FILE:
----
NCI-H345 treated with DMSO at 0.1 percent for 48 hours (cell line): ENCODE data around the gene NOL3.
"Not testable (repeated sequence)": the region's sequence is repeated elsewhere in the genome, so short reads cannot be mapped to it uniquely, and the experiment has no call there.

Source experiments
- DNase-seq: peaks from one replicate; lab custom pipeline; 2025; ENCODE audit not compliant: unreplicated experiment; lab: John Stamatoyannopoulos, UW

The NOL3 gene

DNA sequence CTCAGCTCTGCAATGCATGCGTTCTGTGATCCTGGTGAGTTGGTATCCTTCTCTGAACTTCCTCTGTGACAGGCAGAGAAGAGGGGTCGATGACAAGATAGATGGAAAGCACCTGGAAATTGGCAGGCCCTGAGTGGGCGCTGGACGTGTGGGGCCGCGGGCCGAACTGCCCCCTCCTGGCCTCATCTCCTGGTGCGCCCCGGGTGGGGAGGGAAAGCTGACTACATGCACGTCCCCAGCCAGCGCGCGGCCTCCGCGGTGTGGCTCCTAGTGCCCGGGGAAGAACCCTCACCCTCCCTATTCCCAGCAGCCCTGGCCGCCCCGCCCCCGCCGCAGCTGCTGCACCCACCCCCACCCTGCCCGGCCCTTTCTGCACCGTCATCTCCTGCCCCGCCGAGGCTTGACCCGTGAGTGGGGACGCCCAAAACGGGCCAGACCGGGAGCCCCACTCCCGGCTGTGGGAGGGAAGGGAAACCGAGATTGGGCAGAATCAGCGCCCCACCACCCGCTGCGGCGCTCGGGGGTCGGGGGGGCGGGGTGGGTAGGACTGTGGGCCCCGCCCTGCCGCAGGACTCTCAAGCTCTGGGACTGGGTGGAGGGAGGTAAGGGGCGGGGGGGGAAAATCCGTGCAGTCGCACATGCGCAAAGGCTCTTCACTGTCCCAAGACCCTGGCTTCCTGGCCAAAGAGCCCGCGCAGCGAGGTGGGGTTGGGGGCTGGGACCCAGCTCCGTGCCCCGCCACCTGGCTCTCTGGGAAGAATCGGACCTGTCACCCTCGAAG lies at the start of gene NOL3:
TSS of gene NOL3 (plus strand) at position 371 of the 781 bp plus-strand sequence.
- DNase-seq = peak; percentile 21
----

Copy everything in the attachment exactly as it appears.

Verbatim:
NCI-H345 treated with DMSO at 0.1 percent for 48 hours (cell line): ENCODE data around the gene NOL3.
"Not testable (repeated sequence)": the region's sequence is repeated elsewhere in the genome, so short reads cannot be mapped to it uniquely, and the experiment has no call there.

Source experiments
- DNase-seq: peaks from one replicate; lab custom pipeline; 2025; ENCODE audit not compliant: unreplicated experiment; lab: John Stamatoyannopoulos, UW

The NOL3 gene

DNA sequence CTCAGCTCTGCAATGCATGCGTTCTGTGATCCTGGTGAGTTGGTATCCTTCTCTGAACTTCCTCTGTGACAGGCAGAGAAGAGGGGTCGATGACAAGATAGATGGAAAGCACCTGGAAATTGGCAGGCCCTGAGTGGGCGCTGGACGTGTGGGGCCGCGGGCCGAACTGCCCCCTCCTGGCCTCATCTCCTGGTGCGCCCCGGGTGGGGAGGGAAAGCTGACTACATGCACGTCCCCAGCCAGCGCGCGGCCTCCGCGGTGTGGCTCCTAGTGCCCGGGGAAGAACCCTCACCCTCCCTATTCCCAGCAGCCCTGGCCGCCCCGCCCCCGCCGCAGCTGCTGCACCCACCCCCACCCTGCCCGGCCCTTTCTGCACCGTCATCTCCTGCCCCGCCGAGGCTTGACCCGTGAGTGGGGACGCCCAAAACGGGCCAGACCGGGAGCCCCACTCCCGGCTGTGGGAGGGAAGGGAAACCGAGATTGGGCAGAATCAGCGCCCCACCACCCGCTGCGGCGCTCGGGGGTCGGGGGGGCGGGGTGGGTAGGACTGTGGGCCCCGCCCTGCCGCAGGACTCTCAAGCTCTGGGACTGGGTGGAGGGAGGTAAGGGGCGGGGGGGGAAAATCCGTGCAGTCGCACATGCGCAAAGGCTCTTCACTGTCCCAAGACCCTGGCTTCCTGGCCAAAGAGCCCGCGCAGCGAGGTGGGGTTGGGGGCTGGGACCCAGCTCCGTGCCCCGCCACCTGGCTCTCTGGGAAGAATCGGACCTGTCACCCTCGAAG lies at the start of gene NOL3:
TSS of gene NOL3 (plus strand) at position 371 of the 781 bp plus-strand sequence.
- DNase-seq = peak; percentile 21